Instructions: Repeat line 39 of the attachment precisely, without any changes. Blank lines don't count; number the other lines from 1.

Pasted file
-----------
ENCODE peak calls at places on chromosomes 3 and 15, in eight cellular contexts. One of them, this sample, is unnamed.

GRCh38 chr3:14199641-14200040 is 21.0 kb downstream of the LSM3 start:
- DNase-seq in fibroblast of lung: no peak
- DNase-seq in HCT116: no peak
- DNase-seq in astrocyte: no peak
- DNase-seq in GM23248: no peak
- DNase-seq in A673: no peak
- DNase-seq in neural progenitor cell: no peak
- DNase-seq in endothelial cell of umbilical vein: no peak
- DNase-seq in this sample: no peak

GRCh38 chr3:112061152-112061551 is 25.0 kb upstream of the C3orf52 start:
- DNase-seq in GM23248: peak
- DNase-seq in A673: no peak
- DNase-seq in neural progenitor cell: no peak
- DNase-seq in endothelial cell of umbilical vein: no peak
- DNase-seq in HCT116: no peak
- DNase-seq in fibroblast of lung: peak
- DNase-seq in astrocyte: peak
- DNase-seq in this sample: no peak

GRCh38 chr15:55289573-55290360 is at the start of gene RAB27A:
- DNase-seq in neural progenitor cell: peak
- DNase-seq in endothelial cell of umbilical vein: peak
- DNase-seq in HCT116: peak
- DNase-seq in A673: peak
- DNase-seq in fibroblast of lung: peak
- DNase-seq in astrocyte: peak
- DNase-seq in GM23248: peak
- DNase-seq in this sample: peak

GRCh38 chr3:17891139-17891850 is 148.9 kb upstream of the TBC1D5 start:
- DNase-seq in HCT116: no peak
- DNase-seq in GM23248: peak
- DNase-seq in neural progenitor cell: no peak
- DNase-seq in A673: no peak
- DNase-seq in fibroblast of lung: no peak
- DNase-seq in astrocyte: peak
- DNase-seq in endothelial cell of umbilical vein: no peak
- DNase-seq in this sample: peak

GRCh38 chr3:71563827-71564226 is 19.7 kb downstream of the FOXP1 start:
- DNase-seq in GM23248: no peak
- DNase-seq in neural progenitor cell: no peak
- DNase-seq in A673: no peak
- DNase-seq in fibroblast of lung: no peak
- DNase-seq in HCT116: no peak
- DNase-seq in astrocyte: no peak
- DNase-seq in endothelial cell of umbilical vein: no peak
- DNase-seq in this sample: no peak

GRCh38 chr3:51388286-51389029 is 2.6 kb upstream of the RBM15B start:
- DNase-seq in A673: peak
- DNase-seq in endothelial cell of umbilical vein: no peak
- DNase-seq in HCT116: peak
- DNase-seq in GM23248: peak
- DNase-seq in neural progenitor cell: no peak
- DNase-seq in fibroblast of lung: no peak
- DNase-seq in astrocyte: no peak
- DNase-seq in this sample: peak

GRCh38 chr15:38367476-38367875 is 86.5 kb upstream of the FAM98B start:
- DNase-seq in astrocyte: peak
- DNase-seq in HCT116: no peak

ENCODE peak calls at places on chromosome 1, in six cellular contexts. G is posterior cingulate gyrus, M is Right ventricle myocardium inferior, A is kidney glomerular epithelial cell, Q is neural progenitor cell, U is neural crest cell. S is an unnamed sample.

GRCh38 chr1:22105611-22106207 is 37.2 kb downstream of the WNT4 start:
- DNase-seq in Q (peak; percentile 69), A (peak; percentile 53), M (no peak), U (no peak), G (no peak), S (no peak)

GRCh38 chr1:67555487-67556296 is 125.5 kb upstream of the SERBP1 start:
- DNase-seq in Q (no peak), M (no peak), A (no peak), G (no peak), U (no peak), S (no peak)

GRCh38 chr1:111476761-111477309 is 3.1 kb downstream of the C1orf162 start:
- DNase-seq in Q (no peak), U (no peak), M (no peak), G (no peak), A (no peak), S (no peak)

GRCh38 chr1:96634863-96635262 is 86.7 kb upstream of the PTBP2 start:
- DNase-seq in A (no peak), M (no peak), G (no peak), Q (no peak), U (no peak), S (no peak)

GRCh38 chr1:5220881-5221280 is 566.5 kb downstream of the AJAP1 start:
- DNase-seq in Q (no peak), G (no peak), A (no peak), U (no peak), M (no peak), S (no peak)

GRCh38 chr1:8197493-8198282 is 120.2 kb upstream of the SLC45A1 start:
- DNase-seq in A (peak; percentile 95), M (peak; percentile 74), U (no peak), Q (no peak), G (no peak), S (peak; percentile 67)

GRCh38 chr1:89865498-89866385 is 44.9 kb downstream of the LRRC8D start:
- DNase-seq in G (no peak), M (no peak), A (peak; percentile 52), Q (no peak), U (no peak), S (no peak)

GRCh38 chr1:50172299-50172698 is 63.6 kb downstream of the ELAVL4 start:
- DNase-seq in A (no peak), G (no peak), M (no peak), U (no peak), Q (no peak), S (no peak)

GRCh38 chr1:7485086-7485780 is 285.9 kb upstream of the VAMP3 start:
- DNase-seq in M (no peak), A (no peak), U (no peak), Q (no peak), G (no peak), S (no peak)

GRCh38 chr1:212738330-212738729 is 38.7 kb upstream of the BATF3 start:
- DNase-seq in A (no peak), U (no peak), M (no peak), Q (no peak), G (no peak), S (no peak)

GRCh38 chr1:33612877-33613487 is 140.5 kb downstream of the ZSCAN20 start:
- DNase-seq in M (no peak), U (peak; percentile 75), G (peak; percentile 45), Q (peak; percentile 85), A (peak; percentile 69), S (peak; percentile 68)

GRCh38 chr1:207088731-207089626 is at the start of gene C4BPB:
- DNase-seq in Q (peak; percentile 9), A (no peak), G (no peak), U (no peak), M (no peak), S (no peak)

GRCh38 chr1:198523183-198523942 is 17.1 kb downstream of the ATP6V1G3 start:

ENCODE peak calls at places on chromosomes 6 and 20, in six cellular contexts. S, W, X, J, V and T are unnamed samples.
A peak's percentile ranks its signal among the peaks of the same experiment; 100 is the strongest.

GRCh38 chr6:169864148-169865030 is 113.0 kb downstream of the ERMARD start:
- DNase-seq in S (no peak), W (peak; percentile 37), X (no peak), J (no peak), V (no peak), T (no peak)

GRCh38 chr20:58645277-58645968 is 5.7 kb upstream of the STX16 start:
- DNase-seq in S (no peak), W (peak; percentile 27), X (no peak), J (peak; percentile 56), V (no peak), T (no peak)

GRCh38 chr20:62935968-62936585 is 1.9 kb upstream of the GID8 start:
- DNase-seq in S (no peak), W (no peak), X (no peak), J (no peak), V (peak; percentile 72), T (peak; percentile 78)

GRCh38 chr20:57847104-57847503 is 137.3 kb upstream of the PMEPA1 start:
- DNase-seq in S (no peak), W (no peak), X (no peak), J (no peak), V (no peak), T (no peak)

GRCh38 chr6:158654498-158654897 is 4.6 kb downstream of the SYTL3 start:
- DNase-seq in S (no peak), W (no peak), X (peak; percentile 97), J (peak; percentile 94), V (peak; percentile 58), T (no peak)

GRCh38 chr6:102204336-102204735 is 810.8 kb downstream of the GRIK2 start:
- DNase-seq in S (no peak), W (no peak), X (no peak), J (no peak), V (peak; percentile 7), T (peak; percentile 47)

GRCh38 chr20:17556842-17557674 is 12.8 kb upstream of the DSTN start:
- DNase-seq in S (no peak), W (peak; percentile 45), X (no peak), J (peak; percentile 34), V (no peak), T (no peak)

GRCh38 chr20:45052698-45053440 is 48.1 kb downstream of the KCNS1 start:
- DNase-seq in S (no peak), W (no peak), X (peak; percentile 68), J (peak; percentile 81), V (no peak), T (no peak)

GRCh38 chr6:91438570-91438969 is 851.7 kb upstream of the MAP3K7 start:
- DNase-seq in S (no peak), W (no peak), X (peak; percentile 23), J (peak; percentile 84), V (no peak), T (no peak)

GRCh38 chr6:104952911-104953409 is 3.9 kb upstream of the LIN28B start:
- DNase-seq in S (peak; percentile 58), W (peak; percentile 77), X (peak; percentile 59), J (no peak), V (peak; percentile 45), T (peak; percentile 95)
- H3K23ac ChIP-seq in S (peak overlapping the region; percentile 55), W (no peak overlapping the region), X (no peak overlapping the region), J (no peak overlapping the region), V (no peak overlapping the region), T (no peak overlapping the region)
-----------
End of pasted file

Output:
- DNase-seq in GM23248: no peak